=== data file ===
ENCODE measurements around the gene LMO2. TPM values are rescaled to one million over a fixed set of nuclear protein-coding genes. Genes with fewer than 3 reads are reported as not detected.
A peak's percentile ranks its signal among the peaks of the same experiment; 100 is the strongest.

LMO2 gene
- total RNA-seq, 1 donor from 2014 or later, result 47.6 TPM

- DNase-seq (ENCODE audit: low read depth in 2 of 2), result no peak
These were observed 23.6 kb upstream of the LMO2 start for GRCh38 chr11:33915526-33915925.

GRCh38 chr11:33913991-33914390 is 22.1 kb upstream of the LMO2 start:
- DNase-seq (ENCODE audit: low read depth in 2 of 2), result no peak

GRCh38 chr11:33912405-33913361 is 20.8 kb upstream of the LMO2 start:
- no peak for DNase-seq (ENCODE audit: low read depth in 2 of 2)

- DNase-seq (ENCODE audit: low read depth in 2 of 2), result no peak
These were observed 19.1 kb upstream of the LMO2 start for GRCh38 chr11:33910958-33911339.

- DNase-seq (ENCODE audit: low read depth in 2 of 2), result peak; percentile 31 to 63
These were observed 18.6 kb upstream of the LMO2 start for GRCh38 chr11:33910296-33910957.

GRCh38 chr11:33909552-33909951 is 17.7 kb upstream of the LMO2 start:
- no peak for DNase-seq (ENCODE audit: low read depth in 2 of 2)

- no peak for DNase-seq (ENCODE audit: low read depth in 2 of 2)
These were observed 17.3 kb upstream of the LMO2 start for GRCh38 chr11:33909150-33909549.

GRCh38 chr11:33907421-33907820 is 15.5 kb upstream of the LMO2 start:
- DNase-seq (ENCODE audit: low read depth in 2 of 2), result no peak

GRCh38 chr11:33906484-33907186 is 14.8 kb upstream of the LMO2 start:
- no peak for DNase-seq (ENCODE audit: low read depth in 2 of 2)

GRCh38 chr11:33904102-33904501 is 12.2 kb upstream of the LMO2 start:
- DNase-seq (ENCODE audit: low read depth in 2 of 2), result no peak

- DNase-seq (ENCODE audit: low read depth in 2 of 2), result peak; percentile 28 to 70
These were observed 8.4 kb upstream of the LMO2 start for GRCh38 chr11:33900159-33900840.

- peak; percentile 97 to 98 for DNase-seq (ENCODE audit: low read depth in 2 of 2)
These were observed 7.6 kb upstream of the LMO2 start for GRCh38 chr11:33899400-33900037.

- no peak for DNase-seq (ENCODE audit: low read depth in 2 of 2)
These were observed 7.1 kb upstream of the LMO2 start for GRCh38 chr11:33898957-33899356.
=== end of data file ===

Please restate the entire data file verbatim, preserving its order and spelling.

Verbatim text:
ENCODE measurements around the gene LMO2. TPM values are rescaled to one million over a fixed set of nuclear protein-coding genes. Genes with fewer than 3 reads are reported as not detected.
A peak's percentile ranks its signal among the peaks of the same experiment; 100 is the strongest.

LMO2 gene
- total RNA-seq, 1 donor from 2014 or later, result 47.6 TPM

- DNase-seq (ENCODE audit: low read depth in 2 of 2), result no peak
These were observed 23.6 kb upstream of the LMO2 start for GRCh38 chr11:33915526-33915925.

GRCh38 chr11:33913991-33914390 is 22.1 kb upstream of the LMO2 start:
- DNase-seq (ENCODE audit: low read depth in 2 of 2), result no peak

GRCh38 chr11:33912405-33913361 is 20.8 kb upstream of the LMO2 start:
- no peak for DNase-seq (ENCODE audit: low read depth in 2 of 2)

- DNase-seq (ENCODE audit: low read depth in 2 of 2), result no peak
These were observed 19.1 kb upstream of the LMO2 start for GRCh38 chr11:33910958-33911339.

- DNase-seq (ENCODE audit: low read depth in 2 of 2), result peak; percentile 31 to 63
These were observed 18.6 kb upstream of the LMO2 start for GRCh38 chr11:33910296-33910957.

GRCh38 chr11:33909552-33909951 is 17.7 kb upstream of the LMO2 start:
- no peak for DNase-seq (ENCODE audit: low read depth in 2 of 2)

- no peak for DNase-seq (ENCODE audit: low read depth in 2 of 2)
These were observed 17.3 kb upstream of the LMO2 start for GRCh38 chr11:33909150-33909549.

GRCh38 chr11:33907421-33907820 is 15.5 kb upstream of the LMO2 start:
- DNase-seq (ENCODE audit: low read depth in 2 of 2), result no peak

GRCh38 chr11:33906484-33907186 is 14.8 kb upstream of the LMO2 start:
- no peak for DNase-seq (ENCODE audit: low read depth in 2 of 2)

GRCh38 chr11:33904102-33904501 is 12.2 kb upstream of the LMO2 start:
- DNase-seq (ENCODE audit: low read depth in 2 of 2), result no peak

- DNase-seq (ENCODE audit: low read depth in 2 of 2), result peak; percentile 28 to 70
These were observed 8.4 kb upstream of the LMO2 start for GRCh38 chr11:33900159-33900840.

- peak; percentile 97 to 98 for DNase-seq (ENCODE audit: low read depth in 2 of 2)
These were observed 7.6 kb upstream of the LMO2 start for GRCh38 chr11:33899400-33900037.

- no peak for DNase-seq (ENCODE audit: low read depth in 2 of 2)
These were observed 7.1 kb upstream of the LMO2 start for GRCh38 chr11:33898957-33899356.